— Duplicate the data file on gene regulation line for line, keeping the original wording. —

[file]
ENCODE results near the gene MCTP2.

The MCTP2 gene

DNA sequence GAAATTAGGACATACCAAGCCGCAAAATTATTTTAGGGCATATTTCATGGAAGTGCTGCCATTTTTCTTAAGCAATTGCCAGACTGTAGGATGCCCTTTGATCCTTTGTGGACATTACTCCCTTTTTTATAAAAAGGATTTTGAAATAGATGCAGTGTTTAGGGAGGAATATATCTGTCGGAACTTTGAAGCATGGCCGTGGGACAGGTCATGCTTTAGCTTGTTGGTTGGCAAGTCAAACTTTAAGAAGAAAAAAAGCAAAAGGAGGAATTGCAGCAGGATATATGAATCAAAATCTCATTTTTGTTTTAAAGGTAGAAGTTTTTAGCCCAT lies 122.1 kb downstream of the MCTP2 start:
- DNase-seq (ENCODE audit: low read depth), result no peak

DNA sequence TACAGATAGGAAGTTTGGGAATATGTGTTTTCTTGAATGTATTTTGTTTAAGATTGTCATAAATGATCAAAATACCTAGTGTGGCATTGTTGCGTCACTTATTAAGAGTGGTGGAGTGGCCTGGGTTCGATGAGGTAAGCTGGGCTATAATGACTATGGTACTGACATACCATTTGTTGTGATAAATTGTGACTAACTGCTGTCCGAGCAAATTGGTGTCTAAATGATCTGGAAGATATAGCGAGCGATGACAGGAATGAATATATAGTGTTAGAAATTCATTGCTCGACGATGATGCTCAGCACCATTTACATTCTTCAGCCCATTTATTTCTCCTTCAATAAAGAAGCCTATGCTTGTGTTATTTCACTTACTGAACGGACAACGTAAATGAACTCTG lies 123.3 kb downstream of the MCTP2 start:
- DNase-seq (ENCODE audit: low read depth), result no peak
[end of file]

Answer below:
ENCODE results near the gene MCTP2.

The MCTP2 gene

DNA sequence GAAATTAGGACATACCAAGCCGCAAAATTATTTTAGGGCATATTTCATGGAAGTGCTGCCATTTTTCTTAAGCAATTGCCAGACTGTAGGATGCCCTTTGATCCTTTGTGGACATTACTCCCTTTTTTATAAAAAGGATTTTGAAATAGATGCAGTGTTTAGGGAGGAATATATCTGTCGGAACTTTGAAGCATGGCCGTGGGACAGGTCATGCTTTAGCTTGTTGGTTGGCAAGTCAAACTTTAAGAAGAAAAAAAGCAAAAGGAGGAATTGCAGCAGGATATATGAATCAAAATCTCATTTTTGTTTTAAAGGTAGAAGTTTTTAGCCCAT lies 122.1 kb downstream of the MCTP2 start:
- DNase-seq (ENCODE audit: low read depth), result no peak

DNA sequence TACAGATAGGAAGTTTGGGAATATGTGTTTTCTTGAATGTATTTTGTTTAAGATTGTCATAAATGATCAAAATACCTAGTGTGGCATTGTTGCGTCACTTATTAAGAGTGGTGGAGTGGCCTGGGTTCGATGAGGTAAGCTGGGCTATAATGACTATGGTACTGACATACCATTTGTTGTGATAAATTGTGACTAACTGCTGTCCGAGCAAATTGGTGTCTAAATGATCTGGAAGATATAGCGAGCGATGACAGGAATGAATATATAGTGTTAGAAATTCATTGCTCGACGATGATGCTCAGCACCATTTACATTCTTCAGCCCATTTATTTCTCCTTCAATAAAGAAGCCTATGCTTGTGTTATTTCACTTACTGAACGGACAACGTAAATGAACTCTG lies 123.3 kb downstream of the MCTP2 start:
- DNase-seq (ENCODE audit: low read depth), result no peak